Sharing Code Between Controllers using Services


You wish to share business logic between controllers.


Utilise a Service to implement your business logic and use dependency injection to use this service in your controllers.

The template shows access to a list of users from two controllers:

<div ng-controller="MyCtrl">
  <ul ng-repeat="user in users">
  <div class="nested" ng-controller="AnotherCtrl">
    First user: {{firstUser}}

The service and controller implementation in app.js implements a user service and the controllers set the scope initially:

var app = angular.module("MyApp", []);

app.factory("UserService", function() {
  var users = ["Peter", "Daniel", "Nina"];

  return {
    all: function() {
      return users;
    first: function() {
      return users[0];

app.controller("MyCtrl", function($scope, UserService) {
  $scope.users = UserService.all();

app.controller("AnotherCtrl", function($scope, UserService) {
  $scope.firstUser = UserService.first();

You can find the complete example on github.


The factory method creates a singleton UserService, that returns two functions for retrieving all users and the first user only. The controllers get the UserService injected by adding it to the controller function as params.

Using dependency injection here is quite nice for testing your controllers, since you can easily inject a UserService stub. The only downside is that you can’t minify the code from above without breaking it, since the injection mechanism relies on the exact string representation of UserService. It is therefore recommended to define dependencies using inline annotations, which keeps working even when minified:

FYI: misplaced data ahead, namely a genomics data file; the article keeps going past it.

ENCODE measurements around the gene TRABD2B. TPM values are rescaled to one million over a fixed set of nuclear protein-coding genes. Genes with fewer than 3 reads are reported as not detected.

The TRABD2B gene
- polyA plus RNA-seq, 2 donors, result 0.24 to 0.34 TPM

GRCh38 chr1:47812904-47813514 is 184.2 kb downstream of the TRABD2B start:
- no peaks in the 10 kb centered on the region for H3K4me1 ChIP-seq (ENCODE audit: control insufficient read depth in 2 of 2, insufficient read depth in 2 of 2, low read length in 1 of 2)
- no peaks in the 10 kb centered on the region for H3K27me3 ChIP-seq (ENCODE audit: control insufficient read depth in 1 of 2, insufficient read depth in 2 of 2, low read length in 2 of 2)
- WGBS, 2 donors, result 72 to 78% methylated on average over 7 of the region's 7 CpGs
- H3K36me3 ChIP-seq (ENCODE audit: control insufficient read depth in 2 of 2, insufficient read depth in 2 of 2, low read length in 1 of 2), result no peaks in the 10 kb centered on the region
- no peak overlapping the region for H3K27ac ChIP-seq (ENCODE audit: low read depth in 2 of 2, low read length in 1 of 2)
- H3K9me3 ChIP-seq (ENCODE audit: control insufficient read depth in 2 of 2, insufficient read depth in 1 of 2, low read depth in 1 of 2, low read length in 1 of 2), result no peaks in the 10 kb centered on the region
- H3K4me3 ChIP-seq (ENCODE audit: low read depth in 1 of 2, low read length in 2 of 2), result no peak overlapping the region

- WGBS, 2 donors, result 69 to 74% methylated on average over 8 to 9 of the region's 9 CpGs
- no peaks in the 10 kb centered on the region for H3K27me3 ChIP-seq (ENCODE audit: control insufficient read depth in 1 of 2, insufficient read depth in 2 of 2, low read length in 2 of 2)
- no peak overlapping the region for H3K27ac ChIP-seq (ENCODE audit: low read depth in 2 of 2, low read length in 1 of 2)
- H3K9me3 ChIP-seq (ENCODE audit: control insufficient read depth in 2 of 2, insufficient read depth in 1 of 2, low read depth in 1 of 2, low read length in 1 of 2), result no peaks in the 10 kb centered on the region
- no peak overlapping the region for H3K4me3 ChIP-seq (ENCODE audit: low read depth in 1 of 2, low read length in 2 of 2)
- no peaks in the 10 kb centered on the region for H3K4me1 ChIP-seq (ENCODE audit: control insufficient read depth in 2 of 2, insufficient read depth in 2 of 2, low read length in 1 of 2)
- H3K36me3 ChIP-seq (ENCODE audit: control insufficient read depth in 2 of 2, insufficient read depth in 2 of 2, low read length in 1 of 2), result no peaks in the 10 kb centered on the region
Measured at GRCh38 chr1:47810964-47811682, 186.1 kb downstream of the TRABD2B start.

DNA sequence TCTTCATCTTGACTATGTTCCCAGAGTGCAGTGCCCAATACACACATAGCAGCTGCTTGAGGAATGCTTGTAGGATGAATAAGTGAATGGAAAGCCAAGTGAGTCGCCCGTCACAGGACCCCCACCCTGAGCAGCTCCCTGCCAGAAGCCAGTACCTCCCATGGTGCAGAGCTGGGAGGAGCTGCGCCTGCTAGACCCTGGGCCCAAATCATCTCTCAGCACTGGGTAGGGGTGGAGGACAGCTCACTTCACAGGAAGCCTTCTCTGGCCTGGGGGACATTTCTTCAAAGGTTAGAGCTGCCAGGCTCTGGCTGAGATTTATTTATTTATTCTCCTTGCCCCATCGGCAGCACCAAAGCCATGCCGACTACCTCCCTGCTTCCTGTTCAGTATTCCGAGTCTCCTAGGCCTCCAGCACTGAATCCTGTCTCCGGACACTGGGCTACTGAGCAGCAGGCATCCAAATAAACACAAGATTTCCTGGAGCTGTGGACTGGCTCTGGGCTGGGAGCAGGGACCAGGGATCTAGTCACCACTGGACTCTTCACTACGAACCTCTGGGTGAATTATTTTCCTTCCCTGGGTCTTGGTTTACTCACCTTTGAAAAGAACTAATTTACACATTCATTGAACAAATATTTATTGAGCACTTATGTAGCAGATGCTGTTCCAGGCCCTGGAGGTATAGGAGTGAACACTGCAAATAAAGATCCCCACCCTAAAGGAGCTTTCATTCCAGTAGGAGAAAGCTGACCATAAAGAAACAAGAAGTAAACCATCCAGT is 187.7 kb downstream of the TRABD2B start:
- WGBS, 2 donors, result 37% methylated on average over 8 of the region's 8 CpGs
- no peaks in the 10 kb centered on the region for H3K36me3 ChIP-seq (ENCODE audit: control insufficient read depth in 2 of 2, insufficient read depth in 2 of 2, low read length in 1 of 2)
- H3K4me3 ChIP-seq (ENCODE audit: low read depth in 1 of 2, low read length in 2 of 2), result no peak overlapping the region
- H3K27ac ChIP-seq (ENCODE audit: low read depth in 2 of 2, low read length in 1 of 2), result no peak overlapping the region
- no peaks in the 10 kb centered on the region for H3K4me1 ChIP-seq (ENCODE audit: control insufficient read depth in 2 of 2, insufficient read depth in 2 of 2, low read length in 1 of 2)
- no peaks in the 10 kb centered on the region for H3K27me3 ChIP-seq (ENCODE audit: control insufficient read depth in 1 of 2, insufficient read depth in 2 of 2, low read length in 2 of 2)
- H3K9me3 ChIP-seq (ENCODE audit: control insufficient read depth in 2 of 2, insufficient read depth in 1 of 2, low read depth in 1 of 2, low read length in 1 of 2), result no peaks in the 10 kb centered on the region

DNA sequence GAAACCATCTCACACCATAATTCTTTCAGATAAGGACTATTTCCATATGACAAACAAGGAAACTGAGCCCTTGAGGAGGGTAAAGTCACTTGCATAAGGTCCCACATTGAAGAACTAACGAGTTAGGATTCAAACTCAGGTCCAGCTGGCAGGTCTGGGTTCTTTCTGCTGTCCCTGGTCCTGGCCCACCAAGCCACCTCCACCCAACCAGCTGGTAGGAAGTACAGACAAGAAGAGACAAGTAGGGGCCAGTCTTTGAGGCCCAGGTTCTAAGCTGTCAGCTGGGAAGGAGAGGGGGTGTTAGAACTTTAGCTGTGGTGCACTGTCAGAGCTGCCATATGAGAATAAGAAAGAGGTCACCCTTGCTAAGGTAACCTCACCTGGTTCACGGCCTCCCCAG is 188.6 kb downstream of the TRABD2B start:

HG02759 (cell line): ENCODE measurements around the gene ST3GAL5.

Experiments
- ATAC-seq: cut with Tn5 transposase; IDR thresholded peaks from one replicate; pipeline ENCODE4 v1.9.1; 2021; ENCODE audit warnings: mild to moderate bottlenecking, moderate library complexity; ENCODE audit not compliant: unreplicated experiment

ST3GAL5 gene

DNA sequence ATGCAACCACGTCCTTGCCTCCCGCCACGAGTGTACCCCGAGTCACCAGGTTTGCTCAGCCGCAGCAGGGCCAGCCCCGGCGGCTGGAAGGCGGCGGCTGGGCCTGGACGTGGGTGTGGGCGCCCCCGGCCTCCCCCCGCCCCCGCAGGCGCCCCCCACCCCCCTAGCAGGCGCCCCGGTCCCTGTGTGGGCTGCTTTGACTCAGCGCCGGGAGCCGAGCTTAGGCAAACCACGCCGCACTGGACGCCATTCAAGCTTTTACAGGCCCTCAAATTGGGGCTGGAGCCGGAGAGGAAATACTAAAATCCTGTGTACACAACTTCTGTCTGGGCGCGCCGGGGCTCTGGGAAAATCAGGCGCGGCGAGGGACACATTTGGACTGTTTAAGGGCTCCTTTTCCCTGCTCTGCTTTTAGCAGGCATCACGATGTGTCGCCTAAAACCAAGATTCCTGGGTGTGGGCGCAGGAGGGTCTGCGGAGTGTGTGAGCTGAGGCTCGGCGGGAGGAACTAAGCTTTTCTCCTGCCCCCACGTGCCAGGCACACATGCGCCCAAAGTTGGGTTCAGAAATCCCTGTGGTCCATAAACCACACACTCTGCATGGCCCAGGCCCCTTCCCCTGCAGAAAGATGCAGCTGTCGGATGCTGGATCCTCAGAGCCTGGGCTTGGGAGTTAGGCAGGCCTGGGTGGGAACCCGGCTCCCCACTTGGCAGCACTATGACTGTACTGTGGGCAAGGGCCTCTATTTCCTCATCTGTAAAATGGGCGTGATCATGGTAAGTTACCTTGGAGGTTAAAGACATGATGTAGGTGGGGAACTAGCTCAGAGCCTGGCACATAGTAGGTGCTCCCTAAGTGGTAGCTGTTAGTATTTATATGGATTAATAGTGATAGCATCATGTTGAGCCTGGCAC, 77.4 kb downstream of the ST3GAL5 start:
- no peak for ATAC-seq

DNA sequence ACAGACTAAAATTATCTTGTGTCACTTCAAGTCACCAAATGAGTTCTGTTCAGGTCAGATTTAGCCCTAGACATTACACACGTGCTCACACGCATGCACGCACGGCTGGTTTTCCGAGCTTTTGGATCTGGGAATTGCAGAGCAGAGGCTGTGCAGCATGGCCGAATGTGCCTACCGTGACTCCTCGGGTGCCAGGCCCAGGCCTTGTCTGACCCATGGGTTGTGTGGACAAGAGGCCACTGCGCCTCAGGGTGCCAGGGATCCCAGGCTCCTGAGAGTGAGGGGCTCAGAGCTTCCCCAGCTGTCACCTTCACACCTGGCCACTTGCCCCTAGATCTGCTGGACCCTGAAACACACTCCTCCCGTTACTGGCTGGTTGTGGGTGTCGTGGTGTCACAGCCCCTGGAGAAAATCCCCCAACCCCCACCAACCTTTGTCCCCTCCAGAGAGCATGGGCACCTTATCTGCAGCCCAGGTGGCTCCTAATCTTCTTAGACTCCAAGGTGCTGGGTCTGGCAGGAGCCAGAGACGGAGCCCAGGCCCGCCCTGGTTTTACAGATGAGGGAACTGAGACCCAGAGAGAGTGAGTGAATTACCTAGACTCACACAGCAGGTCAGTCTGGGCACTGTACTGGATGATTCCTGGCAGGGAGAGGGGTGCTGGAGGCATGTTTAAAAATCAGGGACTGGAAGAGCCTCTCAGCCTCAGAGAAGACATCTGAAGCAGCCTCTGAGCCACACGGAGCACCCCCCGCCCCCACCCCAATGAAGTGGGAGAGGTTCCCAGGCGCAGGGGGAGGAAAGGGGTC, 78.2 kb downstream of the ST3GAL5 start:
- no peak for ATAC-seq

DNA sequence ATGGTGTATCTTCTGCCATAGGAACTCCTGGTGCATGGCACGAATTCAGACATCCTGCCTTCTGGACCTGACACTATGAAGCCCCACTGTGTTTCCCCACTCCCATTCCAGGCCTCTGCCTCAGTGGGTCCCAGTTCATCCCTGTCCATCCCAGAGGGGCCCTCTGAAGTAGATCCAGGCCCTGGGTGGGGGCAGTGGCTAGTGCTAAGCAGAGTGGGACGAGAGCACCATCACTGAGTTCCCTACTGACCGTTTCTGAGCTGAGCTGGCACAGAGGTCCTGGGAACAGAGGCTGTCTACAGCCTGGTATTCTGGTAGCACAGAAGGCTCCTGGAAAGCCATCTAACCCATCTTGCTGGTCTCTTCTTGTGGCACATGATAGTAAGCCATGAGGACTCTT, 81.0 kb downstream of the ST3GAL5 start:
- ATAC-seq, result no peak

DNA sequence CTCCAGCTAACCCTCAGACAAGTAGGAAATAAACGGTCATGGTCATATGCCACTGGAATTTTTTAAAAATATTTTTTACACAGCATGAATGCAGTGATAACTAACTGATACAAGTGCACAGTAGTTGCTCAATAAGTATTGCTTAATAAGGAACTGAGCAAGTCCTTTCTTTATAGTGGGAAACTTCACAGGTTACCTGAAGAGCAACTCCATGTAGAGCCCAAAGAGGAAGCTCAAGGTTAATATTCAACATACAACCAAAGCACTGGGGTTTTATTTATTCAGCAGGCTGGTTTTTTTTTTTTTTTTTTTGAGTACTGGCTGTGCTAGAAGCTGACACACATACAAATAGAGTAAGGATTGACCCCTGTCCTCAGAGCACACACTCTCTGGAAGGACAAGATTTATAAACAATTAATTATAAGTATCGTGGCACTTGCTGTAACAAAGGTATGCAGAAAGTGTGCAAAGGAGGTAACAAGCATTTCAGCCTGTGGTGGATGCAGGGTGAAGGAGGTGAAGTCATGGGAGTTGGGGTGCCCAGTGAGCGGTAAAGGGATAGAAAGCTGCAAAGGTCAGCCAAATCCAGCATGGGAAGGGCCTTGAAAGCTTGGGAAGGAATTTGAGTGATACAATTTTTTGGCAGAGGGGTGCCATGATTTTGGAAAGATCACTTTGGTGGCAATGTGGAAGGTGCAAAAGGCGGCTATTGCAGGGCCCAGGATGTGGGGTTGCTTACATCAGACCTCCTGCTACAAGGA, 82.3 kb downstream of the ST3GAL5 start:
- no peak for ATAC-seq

app.controller("AnotherCtrl", ["$scope", "UserService",
  function($scope, UserService) {
    $scope.firstUser = UserService.first();

The syntax looks a bit funny, but since strings in arrays are not changed during the minification process it solves our problem. Note that you could change the parameter names of the function, since the injection mechanism relies on the order of the array definition only.

Another way to achieve the same is using the $inject annotation:

var anotherCtrl = function($scope, UserService) {
  $scope.firstUser = UserService.first();

anotherCtrl.$inject = ["$scope", "UserService"];

This requires you to use a temporary variable to call the $inject service. Again, you could change the function parameter names. You will most probably see both versions applied in apps using Angular.